Decoded: Molecular messages that tell prostate and breast cancers to spread
Cancer cells are wily, well-traveled adversaries, constantly side-stepping treatments to stop their spread.
Tumor cells secrete signals that call in wound healing cells to the tumor site. In the process, the normal wound healing cells make the tumor cells more aggressive and able to metastasize.
But for the first time, scientists at the University of Michigan have decoded the molecular chatter that ramps certain cancer cells into overdrive and can cause tumors to metastasize throughout the body.
Researchers have long known that tumors recruit healing cells, which is a major reason why cancer is so difficult to thwart. This is the first known study to explain the molecular behavior behind the series of changes that happen in the healing cells that result in metastasis.
Russell Taichman, a professor at the U-M School of Dentistry and research associate Younghun Jung looked at prostate and breast tumors. Their study appeared in the online journal Nature Communications.
Consider that a tumor is a wound that won't heal. To that end, both cancerous and benign tumors emit distress signals and messages to recruit healing-type cells, called mesenchymal stem cells, or MSCs, Taichman says.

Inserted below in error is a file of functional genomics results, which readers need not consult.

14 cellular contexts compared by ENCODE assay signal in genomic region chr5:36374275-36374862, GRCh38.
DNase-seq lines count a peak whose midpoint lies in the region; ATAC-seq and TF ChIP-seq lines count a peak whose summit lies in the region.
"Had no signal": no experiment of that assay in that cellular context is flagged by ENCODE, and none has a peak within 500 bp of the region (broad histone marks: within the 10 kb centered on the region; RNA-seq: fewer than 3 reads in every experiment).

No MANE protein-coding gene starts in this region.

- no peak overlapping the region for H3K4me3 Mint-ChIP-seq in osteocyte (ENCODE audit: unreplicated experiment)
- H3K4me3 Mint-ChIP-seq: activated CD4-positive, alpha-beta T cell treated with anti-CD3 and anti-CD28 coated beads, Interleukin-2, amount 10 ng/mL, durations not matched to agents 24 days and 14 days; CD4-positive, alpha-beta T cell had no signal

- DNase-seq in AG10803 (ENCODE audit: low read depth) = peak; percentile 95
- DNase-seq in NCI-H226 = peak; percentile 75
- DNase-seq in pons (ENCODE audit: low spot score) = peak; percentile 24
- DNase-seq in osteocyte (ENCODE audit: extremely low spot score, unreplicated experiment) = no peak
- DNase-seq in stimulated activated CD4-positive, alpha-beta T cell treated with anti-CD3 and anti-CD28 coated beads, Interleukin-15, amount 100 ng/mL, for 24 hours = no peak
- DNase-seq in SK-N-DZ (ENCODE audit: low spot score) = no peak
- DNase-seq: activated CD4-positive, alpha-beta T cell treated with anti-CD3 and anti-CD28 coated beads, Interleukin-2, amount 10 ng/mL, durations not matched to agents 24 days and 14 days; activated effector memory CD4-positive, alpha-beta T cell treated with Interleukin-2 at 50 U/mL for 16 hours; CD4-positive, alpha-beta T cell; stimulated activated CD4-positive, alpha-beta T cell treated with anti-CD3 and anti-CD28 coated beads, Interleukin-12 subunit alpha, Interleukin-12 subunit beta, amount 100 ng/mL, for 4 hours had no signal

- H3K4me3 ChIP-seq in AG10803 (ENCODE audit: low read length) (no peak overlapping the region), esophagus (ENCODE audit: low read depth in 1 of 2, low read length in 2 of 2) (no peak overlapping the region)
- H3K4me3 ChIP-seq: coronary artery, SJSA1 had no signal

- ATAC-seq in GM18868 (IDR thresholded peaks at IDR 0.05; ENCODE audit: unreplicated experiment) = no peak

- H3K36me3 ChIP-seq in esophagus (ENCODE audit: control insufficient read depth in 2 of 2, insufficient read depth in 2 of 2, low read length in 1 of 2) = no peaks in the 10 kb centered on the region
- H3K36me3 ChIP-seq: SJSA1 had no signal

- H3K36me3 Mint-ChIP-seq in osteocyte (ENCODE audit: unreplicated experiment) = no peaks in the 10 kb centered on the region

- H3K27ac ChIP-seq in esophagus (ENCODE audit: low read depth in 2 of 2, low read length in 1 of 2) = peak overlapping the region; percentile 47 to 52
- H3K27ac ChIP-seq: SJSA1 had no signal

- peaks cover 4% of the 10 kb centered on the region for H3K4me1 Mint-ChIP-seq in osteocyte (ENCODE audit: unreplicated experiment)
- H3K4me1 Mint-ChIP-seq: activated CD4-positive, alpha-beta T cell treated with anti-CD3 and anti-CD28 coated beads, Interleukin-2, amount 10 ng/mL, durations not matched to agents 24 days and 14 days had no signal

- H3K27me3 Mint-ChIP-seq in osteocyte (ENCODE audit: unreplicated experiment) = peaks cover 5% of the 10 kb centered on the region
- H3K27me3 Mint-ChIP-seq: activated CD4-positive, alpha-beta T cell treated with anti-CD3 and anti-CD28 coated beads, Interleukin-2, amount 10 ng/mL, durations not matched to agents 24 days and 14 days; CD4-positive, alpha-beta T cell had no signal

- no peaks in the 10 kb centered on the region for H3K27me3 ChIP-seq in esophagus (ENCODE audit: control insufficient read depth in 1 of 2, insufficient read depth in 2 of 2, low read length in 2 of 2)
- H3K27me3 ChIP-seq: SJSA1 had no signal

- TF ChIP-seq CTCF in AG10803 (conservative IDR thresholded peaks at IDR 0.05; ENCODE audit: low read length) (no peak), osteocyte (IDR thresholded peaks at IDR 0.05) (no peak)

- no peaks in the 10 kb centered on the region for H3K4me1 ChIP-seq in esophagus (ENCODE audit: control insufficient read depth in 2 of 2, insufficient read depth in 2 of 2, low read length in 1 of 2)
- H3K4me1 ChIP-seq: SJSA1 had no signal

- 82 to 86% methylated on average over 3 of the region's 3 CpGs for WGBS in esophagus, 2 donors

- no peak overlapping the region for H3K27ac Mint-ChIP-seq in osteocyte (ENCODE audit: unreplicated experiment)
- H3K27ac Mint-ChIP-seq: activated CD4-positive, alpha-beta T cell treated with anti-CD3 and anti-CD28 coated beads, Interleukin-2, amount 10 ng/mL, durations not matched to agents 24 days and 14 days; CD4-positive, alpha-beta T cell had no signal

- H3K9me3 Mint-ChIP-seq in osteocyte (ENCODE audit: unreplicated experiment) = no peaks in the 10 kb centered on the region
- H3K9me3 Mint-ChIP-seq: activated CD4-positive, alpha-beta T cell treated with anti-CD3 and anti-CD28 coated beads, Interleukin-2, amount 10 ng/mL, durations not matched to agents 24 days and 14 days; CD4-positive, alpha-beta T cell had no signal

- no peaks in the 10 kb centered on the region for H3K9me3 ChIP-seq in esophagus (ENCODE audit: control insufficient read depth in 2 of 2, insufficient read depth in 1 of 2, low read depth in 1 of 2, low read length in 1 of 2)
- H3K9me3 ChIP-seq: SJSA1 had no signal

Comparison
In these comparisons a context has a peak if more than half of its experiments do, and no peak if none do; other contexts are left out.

"Now we know what messages (tumors) send to recruit and alter those healing cells, and we can take steps to block those messages," says Taichman, the study's principal investigator.
With this information, researchers can now try to develop drugs to pharmaceutically derail tumor formation earlier. This is especially important because this particular molecular signaling involves reactions among proteins that actually make cancer cells more migratory, more aggressive and more likely to spread.
Taichman says he was surprised at the large role played by the protein CXCL16 in altering the healing type cells in such a way that they revved the cancer cells into overdrive.
"Think of giving a bunch of kids sugar, and they all go nuts," he says.
On a personal level, the way the results emerged also delighted Taichman. Half of the researchers in Taichman's lab work on tumor development and half on wound healing. The research of Jung, the first author on the study, straddles both.
"It was her idea to put these together," Taichman says. "She sorted it all out, came up with the idea and finally came to me."